Geol 534. Contaminant Hydrogeology. (Dual-listed with 434.) (3-0) Cr. 3. S. Prereq: 511 or their equivalent. Brief review of organic and inorganic contaminants in industrial and agricultural settings. Geochemical interactions with porous media. Process-oriented approach to abiotic and biological fate and transport of contaminants. Investigation of coupled processes (diffusion, advection, dispersion, sorption, and biodegradation) using computer models. Groundwater remediation strategies.

Geol 541. Geochemistry and Mineral Chemistry. (3-0) Cr. 3. Alt. F., offered 2003. Prereq: 311, physical chemistry recommended. Thermodynamics and kinetic methods for interpreting geochemical processes and environments, particularly those at elevated temperature and pressure. Emphasis on crystal chemistry, chemical bonding, phase relations in binary and ternary systems, and hydrothermal systems.

Geol 542. Optical Mineralogy. (1-2) Cr. 2. S. Prereq: 311. Introduction to using the microscope for mineral identification. Optical properties of minerals in immersion oils and in thin section. Research project required.

Geol 550. Advanced Structural Geology. (2-2) Cr. 3. Alt. F., offered 2003. Prereq: 356. Principles of stress and strain; folding, faulting, development of schistosity and lineation; deformation mechanisms and flow laws; development and tectonic implications of crystallographic preferred orientations. Lab includes descriptive geometry, use of the stereonet, and computer applications.

Geol 551. Applied and Environmental Geophysics. (Dual-listed with 451.) (2-2) Cr. 3. S. Prereq: 100 or 201, Math 165 or equivalent experience. Seismic, gravity, magnetic, resistivity, electromagnetic, and ground-penetrating radar techniques for shallow subsurface investigations and imaging. Data interpretation methods. Lab emphasizes computer interpretation packages. Field work with seismic-and resistivity-imaging systems and radar.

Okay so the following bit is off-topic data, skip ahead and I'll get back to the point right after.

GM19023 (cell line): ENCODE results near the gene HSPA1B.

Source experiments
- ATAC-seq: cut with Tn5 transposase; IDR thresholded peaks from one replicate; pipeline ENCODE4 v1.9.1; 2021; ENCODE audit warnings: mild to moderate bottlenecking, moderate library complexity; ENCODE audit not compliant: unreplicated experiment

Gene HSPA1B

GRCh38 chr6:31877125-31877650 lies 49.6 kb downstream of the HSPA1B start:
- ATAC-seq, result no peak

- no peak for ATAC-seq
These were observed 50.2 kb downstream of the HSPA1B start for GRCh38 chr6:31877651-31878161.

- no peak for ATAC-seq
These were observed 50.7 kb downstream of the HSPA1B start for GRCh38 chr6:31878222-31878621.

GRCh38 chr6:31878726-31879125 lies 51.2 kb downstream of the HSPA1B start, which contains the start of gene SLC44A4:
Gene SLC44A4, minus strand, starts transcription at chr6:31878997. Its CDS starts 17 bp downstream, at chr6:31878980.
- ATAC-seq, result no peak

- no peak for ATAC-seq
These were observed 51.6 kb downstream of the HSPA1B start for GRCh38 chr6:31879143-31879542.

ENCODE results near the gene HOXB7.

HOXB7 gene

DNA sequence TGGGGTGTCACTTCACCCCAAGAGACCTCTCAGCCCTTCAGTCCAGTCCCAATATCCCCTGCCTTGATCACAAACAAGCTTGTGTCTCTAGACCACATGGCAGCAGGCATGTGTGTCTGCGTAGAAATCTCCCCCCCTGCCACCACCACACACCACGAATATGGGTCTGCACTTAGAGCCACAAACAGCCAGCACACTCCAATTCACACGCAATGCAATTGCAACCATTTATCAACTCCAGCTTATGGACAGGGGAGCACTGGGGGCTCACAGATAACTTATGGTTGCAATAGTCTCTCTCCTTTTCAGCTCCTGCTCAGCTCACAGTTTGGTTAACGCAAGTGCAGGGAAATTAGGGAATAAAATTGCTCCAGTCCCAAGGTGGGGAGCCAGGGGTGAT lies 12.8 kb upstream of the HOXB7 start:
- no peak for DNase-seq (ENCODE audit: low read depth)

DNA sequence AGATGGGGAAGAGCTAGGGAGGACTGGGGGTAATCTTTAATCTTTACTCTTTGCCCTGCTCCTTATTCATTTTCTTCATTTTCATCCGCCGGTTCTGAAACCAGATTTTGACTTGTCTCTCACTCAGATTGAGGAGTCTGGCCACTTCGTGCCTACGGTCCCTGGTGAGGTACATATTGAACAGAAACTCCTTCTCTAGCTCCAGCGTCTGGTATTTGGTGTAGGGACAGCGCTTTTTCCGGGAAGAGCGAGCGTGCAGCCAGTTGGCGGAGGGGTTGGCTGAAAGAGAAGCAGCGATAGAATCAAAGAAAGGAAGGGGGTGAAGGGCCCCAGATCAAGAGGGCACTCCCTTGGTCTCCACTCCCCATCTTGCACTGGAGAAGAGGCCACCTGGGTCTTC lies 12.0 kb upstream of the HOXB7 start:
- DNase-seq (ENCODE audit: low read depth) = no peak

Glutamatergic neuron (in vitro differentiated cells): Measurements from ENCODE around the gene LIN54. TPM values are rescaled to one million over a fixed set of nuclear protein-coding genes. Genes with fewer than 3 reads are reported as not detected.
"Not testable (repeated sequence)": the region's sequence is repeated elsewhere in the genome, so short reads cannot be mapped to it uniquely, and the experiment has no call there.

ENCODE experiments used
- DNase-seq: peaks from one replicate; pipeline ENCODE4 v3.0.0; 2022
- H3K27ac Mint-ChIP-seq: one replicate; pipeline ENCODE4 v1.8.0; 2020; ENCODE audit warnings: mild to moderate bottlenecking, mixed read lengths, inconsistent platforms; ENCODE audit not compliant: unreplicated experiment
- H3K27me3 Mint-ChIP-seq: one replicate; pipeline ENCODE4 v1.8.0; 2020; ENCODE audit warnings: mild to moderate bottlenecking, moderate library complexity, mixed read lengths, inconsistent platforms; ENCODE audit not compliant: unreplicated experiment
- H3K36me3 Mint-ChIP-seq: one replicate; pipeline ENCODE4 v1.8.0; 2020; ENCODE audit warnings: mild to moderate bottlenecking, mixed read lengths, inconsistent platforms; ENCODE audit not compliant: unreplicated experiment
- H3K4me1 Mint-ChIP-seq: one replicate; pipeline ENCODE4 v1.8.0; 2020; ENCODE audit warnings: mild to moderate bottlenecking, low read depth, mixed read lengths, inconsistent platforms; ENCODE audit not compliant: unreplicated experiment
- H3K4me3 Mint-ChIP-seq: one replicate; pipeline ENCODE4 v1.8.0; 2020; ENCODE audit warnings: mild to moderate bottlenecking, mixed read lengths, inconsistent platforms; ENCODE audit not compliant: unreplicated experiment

Geol 555. Soil Clay Mineralogy. (Same as Agron 555.) See Agronomy.

Geol 555L. Soil Clay Mineralogy Laboratory. (Same as Agron 555L.) See Agronomy.

Geol 557. Exploration Seismology. (Dual-listed with 457.) (2-2) Cr. 3. Alt. F., offered 2004. Prereq: 100 or 201, Math 165 or equivalent experience. Seismic surveys in environmental imaging, engineering, and petroleum exploration. Reflection and refraction techniques. Data collection, processing, and geological interpretation. Field work with state-of-the-art equipment.

Geol 562. Advanced Igneous and Metamorphic Petrology. (3-3) Cr. 4. Alt. F., offered 2004. Prereq: 365. Origin and evolution of crystalline rocks. Nature of crustal and mantle magma source regions; chemical and physical changes accompanying crystallization; heterogeneous phase equilibria; mineral assemblages and textures of contact, dynamic, and regionally metamorphosed rocks; processes of recrystallization and deformation; regional patterns of metamorphic belts. Laboratory involves microscopic examination of crystalline rocks in thin section and computer applications.

Geol 571. Principles of Stratigraphy. (3-0) Cr. 3. Alt. F., offered 2003. Prereq: 412. Study of basic concepts of stratigraphy. Stratigraphic processes and interpretation, sedimentation and tectonics, sequence stratigraphy, basin analysis, and relations between stratigraphy and fluid flow. Aspects of field and seismic data observation and interpretation.